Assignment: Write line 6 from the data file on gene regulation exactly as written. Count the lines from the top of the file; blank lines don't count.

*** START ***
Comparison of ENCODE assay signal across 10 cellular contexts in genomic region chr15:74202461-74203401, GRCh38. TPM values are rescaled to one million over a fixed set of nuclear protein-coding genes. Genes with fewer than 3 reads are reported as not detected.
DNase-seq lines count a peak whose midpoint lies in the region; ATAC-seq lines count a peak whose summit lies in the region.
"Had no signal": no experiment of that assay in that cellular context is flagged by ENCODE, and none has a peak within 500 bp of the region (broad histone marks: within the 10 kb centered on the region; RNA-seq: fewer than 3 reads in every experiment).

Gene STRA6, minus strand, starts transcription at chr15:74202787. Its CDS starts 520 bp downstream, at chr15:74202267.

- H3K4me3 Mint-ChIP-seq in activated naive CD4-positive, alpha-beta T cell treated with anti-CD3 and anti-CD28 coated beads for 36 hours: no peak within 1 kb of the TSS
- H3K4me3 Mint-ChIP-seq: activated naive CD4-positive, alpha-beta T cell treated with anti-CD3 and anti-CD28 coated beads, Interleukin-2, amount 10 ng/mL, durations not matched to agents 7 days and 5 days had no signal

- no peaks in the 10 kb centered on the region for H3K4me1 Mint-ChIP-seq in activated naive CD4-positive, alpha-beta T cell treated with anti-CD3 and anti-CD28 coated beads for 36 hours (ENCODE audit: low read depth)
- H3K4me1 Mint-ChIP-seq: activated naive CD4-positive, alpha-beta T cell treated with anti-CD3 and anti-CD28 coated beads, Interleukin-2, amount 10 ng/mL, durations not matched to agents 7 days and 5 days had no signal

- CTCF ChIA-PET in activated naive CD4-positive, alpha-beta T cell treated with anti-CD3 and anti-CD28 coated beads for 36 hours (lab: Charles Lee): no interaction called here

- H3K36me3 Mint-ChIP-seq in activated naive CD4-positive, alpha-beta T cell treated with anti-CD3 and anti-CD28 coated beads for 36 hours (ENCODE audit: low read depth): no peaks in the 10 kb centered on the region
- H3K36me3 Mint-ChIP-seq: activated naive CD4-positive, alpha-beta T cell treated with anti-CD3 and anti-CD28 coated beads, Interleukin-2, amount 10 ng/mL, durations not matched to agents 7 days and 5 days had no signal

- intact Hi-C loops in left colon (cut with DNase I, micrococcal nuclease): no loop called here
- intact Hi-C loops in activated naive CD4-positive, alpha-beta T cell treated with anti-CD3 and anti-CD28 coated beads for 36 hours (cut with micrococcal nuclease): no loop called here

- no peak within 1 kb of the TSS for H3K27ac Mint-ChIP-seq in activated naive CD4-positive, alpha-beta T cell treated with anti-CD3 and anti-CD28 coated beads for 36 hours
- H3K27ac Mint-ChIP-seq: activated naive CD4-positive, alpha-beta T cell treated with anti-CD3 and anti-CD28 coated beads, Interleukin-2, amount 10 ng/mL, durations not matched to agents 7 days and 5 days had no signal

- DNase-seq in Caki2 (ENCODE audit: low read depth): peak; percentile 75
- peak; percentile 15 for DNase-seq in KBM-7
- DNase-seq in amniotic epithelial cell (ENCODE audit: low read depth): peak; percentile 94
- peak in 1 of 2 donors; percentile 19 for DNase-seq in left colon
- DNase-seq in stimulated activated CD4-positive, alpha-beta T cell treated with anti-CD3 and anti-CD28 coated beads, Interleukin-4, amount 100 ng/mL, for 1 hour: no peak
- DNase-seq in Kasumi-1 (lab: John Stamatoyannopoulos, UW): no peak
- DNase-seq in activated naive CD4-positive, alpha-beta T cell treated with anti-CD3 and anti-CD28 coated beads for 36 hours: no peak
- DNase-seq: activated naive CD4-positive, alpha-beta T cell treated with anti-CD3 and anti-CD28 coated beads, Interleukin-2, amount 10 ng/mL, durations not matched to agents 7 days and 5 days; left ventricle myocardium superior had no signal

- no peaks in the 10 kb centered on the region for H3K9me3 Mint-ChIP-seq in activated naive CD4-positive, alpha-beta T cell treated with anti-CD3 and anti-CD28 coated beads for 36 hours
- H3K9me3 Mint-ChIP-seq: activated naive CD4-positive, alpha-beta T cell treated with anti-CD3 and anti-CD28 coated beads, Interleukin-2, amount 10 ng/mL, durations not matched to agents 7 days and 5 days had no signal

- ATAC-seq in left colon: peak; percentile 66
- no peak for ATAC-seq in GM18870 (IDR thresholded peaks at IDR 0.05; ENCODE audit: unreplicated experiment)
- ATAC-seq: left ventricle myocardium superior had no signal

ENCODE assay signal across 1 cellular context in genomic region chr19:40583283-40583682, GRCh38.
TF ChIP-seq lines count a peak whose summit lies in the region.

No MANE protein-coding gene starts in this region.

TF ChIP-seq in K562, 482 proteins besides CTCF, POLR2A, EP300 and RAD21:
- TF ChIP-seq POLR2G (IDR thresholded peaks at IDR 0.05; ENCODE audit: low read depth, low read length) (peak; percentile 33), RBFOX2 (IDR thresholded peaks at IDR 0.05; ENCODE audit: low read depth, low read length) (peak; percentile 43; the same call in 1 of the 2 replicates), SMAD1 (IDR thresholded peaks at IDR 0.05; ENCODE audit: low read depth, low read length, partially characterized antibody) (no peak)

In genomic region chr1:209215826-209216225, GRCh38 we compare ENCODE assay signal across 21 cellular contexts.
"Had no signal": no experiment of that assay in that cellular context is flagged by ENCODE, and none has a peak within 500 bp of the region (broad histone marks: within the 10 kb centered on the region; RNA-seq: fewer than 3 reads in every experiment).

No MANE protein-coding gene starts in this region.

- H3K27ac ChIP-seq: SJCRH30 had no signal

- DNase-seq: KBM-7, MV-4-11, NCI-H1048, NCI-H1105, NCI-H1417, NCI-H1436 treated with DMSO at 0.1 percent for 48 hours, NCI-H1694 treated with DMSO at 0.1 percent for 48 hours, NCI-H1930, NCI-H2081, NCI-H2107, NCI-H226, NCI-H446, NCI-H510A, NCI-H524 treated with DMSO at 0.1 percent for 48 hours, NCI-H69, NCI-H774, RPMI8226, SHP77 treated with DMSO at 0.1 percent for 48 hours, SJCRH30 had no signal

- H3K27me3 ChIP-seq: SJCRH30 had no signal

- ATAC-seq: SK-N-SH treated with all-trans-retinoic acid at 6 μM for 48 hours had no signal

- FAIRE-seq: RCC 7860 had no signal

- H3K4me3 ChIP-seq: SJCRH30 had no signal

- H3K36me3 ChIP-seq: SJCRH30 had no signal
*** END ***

- H3K4me3 Mint-ChIP-seq: activated naive CD4-positive, alpha-beta T cell treated with anti-CD3 and anti-CD28 coated beads, Interleukin-2, amount 10 ng/mL, durations not matched to agents 7 days and 5 days had no signal